Knowledge-based nitrogen (N) management, which is designed for a better synchronization of crop N demand with N supply, is critical for global food security and environmental sustainability. Yet, a comprehensive assessment on how these N management practices affect food production, greenhouse gas emission (GHG), and N pollution in China is lacking. We compiled the results of 376 studies (1166 observations) to evaluate the overall effects of seven knowledge-based N management practices on crop productivity, nitrous oxide (N2 O) emission, and major reactive N (Nr) losses (ammonia, NH3 ; N leaching and runoff), for staple grain (rice, wheat, and corn) production in China. These practices included the application of controlled-release N fertilizer, nitrification inhibitor (NI) and urease inhibitor (UI), higher splitting frequency of fertilizer N application, lower basal N fertilizer (BF) proportion, deep placement of N fertilizer, and optimal N rate based on soil N test. Our results showed that, compared to traditional N management, these knowledge-based N practices significantly increased grain yields by 1.3-10.0%, which is attributed to the higher aboveground N uptake (5.1-12.1%) and N use efficiency in grain (8.0-48.2%). Moreover, these N management practices overall reduced GHG emission and Nr losses, by 5.4-39.8% for N2 O emission, 30.7-61.5% for NH3 emission (except for the NI application), 13.6-37.3% for N leaching, and 15.5-45.0% for N runoff. The use of NI increased NH3 emission by 27.5% (9.0-56.0%), which deserves extra-attention. The cost and benefit analysis indicated that the yield profit of these N management practices exceeded the corresponding input cost, which resulted in a significant increase of the net economic benefit by 2.9-12.6%. These results suggest that knowledge-based N management practice can be considered an effective way to ensure food security and improve environmental sustainability, while increasing economic return. © 2016 John Wiley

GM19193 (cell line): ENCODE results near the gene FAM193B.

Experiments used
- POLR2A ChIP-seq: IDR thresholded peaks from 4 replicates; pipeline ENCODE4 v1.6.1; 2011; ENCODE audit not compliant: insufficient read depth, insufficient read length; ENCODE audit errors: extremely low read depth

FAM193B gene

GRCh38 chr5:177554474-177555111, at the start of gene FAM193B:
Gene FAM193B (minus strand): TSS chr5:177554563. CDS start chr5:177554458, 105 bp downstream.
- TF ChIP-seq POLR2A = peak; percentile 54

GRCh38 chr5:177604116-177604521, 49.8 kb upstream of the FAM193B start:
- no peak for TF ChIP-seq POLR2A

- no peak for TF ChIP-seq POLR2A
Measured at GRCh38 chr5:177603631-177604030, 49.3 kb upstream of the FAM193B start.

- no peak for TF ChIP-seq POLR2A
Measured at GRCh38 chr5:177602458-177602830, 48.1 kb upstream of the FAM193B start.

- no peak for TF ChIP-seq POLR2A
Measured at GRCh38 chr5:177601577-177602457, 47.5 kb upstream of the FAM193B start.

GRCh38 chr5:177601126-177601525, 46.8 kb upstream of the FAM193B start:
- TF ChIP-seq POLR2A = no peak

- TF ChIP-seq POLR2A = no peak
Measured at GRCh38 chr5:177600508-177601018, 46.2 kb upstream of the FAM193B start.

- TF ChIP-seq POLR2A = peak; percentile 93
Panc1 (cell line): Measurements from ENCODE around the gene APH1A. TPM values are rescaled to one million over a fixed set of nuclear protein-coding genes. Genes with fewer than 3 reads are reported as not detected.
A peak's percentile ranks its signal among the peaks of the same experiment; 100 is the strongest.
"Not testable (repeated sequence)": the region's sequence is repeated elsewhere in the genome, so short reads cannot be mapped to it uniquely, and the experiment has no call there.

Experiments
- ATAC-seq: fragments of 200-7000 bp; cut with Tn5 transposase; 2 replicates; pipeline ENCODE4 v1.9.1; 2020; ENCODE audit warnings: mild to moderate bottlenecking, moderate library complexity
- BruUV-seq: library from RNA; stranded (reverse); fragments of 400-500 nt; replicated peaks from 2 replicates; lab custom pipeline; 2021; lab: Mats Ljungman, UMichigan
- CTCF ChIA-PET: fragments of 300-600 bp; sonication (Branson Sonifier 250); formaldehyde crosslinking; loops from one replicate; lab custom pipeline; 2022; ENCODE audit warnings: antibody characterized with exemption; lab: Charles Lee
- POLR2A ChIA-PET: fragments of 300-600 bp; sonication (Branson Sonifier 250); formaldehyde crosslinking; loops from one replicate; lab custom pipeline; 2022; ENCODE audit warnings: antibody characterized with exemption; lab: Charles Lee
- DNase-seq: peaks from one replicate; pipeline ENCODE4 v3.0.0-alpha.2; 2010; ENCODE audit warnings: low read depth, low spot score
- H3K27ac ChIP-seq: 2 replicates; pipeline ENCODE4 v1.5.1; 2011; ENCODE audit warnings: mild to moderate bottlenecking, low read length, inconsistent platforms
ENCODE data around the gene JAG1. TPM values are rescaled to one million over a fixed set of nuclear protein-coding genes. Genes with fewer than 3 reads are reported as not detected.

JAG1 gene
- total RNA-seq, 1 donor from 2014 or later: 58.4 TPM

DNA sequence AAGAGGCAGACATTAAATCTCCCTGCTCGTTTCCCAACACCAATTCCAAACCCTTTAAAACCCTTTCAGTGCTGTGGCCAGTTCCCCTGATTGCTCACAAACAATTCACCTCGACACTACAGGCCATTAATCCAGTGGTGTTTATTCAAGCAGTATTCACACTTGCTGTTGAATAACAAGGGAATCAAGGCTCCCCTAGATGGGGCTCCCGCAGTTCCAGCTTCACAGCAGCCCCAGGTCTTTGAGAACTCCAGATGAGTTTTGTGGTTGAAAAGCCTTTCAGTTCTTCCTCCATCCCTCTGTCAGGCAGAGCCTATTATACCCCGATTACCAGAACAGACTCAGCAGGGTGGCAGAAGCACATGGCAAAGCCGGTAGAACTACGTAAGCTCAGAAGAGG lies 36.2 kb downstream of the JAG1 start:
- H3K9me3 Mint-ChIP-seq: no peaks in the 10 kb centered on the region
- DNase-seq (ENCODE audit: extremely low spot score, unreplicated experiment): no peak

11. Development and evaluation of a clinical model for lung cancer patients using stereotactic body radiotherapy (SBRT) within a knowledge-based algorithm for treatment planning.

    PubMed

    Snyder, Karen Chin; Kim, Jinkoo; Reding, Anne; Fraser, Corey; Gordon, James; Ajlouni, Munther; Movsas, Benjamin; Chetty, Indrin J

    2016-11-08